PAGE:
The herb coltsfoot has a long history of use in the herbal medicine of Europe and Asia as a treatment for coughs and sore throats. It does not appear that traditional herbalists recognized that this treatment, which they often recommended for use by children, may cause liver damage.

Germany’s Commission E, the scientific body assigned to approving the use of herbal treatments in Germany, once approved coltsfoot for the treatment of sore throat.1 However, coltsfoot was subsequently banned due to its content of potentially liver-toxic substances called pyrrolizidine alkaloids (see Safety Issues).2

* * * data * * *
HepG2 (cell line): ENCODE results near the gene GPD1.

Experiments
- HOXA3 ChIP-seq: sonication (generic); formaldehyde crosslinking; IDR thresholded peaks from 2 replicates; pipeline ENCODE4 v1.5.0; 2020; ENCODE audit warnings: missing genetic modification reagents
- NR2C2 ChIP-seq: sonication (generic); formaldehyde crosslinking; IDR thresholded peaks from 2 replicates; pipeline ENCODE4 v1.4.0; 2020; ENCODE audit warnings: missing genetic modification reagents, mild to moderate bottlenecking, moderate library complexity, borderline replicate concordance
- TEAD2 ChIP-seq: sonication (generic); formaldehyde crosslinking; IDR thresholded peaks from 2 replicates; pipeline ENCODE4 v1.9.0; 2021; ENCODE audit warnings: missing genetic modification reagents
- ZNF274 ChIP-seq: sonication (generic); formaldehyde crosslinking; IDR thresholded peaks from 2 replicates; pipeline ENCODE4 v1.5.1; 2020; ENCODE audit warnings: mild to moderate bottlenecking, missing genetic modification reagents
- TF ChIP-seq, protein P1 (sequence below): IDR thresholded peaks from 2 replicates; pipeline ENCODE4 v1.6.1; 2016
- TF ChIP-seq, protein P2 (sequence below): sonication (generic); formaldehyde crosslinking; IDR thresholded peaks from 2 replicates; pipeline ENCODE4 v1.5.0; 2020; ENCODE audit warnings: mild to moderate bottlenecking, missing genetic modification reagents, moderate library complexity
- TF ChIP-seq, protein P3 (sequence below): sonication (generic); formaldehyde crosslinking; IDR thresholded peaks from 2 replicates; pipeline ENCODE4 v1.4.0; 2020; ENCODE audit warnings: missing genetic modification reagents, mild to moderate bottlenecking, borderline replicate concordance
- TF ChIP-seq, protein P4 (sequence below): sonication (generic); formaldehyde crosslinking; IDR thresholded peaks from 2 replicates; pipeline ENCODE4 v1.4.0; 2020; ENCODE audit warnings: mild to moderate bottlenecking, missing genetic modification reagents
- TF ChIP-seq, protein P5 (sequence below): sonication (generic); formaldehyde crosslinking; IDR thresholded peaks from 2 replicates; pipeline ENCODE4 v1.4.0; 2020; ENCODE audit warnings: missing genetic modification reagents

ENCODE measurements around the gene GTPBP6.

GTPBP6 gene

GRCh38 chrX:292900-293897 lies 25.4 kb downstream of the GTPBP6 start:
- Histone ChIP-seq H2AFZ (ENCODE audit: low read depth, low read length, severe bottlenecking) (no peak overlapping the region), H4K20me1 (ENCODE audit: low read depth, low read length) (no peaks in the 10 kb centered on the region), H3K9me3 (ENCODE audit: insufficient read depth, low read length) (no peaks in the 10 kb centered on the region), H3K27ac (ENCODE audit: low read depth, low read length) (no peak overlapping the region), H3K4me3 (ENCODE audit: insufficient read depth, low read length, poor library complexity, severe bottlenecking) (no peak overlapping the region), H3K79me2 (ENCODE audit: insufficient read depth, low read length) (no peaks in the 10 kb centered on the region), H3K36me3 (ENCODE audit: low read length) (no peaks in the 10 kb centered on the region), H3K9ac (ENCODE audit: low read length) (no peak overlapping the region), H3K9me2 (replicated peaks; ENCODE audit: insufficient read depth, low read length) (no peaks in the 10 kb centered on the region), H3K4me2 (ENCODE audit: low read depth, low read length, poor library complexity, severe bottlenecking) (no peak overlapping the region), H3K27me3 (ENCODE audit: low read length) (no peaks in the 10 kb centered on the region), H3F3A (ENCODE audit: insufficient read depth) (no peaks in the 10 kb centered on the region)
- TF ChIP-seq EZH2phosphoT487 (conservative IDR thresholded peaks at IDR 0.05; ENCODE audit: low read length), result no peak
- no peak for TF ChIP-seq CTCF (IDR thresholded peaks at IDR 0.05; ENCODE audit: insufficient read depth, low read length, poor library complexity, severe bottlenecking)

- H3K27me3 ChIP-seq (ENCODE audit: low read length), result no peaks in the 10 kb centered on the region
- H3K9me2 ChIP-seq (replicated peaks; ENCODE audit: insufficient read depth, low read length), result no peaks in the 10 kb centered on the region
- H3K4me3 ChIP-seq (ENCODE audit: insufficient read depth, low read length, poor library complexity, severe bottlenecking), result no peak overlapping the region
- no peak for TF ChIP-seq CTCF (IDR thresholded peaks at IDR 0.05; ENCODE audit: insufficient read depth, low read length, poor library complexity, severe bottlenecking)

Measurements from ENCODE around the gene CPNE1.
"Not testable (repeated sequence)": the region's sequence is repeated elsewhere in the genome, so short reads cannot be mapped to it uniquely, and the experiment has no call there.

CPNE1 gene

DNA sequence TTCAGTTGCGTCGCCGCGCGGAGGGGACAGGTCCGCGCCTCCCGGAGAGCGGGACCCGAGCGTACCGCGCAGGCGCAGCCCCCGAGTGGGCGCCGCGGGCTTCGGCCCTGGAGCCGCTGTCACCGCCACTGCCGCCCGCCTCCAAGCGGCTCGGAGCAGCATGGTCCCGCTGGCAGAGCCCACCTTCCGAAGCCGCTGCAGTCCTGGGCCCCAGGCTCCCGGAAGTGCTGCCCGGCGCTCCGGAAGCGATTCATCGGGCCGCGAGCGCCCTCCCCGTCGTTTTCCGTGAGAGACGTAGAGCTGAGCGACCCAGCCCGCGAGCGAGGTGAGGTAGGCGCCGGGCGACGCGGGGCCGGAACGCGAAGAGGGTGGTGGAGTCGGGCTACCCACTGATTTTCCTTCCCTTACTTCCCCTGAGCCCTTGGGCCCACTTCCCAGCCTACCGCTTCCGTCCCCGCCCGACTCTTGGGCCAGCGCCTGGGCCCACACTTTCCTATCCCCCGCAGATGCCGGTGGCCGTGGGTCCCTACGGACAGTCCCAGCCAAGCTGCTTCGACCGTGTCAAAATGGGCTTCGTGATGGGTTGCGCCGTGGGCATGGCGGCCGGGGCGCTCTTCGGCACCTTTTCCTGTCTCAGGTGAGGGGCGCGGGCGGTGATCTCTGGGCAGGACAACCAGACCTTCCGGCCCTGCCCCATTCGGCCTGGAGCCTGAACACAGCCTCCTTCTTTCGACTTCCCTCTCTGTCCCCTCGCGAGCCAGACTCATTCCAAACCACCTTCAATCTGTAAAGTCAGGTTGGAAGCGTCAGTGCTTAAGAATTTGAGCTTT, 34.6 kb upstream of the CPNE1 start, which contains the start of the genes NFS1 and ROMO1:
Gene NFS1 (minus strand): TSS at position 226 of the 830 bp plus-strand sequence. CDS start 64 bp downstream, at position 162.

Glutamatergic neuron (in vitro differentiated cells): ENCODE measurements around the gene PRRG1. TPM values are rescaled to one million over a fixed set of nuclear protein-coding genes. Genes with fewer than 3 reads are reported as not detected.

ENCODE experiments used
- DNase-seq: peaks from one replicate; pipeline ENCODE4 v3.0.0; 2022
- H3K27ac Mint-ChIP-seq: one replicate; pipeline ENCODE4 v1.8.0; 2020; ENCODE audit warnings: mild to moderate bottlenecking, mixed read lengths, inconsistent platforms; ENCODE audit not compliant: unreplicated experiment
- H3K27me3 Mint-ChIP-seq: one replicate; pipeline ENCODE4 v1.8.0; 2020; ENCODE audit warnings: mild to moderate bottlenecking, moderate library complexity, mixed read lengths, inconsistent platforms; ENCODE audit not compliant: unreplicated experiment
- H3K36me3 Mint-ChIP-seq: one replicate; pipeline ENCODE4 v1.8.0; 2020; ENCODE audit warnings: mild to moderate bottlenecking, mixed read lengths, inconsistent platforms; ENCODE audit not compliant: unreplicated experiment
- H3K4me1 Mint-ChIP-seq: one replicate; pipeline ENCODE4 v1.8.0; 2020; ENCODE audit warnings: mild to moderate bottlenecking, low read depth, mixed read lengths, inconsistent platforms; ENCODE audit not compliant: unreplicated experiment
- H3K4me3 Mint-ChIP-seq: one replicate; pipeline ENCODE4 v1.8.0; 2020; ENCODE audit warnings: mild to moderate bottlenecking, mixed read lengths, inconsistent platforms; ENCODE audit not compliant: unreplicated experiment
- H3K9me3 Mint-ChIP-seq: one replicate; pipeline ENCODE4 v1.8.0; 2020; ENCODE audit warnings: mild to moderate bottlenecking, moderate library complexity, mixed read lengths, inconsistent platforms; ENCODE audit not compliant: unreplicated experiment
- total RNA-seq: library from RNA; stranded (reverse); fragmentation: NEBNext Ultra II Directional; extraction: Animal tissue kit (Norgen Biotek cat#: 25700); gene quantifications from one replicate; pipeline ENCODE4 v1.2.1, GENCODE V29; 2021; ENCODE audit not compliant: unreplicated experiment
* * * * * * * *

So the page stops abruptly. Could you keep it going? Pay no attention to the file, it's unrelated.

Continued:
Safety aside, there is no meaningful evidence that coltsfoot has any medicinal effects. Only double-blind, placebo-controlled trials can prove a treatment effective, and none have been reported for coltsfoot. (For information on why this type of study is essential, see Why Does This Database Rely on Double-blind Studies?) Interestingly, much the same situation prevails for conventional cough syrups, none of which have been proven effective.3 However, they at least appear to be safe.